Here are some excellent new theology books * that will be released in April 2022:
* broadly interpreted, including ethics, church history, biblical studies, and other areas that intersect with theology
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( Baker Academic )
This volume by a Cherokee teacher, former pastor, missiologist, and historian brings Indigenous theology into conversation with Western approaches to history and theology.
Written in an accessible, conversational style that incorporates numerous stories and questions, this book exposes the weaknesses of a Western worldview through a personal engagement with Indigenous theology. Randy Woodley critiques the worldview that undergirds the North American church by dismantling assumptions regarding early North American histories and civilizations, offering a comparative analysis of worldviews, and demonstrating a decolonized approach to Christian theology.
Woodley explains that Western theology has settled for a particular view of God and has perpetuated that basic view for hundreds of years, but Indigenous theology originates from a completely different DNA. Instead of beginning with God-created humanity, it begins with God-created place. Instead of emphasizing individualism, it emphasizes a corporateness that encompasses the whole community of creation. And instead of being about the next world, it is about the tangibility of our lived experiences in this present world. The book encourages readers to reject the many problematic aspects of the Western worldview and to convert to a worldview that is closer to that of both Indigenous traditions and Jesus.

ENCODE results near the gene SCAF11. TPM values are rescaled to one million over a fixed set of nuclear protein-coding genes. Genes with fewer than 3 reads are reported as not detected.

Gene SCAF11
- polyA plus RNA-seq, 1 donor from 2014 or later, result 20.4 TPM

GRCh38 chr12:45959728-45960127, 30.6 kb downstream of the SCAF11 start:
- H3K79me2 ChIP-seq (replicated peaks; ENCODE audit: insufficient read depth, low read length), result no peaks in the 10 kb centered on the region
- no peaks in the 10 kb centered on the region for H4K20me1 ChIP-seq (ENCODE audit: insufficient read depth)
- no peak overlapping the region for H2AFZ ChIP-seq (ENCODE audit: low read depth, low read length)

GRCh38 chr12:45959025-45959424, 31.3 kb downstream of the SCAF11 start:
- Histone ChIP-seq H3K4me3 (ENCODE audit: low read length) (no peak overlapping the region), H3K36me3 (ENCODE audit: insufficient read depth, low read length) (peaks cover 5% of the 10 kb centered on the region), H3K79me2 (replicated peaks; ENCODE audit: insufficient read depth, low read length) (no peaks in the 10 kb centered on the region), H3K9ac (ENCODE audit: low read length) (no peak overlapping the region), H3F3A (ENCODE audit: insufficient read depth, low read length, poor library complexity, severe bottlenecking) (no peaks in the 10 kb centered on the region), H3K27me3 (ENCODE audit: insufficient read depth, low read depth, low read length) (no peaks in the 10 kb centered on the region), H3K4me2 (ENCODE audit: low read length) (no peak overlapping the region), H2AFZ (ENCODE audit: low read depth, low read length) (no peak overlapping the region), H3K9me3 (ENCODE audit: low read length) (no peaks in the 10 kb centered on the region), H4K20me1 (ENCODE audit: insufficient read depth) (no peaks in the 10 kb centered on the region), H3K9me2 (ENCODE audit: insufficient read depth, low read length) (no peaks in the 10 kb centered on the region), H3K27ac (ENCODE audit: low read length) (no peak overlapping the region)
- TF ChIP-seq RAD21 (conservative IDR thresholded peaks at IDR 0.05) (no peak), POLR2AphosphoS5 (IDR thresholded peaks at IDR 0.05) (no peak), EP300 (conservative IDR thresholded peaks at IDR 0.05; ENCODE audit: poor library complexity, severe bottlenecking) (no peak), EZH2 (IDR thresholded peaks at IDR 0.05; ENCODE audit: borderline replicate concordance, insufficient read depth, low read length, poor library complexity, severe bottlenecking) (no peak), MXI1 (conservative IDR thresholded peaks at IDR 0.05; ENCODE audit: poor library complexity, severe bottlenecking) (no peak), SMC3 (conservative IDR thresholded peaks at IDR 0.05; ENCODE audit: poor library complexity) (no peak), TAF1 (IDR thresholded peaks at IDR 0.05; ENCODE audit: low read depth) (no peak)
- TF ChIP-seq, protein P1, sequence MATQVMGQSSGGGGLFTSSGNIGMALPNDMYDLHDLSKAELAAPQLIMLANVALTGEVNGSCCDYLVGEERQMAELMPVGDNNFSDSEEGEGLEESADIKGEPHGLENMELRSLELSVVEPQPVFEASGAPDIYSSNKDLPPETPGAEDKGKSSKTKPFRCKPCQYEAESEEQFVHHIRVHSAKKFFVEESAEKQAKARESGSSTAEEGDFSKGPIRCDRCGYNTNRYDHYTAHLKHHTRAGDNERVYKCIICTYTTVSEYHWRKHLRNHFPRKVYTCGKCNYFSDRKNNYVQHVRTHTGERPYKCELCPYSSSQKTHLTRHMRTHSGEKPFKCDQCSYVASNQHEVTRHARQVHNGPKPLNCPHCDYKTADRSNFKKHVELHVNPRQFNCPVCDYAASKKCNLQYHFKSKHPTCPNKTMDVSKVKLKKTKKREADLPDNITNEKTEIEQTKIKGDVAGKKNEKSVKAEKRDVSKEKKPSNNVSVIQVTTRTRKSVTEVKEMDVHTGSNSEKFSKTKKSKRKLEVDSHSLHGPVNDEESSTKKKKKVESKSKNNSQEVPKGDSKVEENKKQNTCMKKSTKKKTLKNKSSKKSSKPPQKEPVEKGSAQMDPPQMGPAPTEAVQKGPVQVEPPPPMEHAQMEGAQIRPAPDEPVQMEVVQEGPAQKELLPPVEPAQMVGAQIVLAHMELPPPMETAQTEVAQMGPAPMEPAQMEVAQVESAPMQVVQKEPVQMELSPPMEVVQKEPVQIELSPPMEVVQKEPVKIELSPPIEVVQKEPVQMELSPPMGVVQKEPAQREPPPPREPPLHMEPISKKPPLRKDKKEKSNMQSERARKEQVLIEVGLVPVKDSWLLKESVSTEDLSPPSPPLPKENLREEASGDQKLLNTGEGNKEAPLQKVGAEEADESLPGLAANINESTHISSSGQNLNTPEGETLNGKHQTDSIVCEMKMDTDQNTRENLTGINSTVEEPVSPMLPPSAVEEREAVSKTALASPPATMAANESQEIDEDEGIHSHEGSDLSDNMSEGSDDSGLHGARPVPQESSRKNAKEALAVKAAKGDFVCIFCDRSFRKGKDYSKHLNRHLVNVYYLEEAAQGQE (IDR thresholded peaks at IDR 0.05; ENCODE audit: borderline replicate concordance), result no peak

The doctrine of the imago Dei, that human beings are created in the “image and likeness of God,” is an endlessly fascinating topic. Not only is it a central doctrine to Christian life and practice but also touches, perhaps even helps to form, every other doctrine of the Christian faith in one way or another. We do not think about God, in a Christian sense, as any other than the God who creates humanity in God’s image. However, many of the details of this claim and what it means for human beings are left undefined by Hebrew and Christian Scriptures and it is not even mentioned in the creeds. This space leaves room for exploration. So the quest for what it means for human beings to be made in the image and likeness of God has never ceased to occupy theologians, clerics, and the laity alike. In this Companion, Peppiatt charts the developments of the doctrine through the ages, summarizing each position and perspective up to the modern day. This volume offers a compact but rich overview of the various ways in which this doctrine has been and is understood as well as pointing readers to further questions for consideration.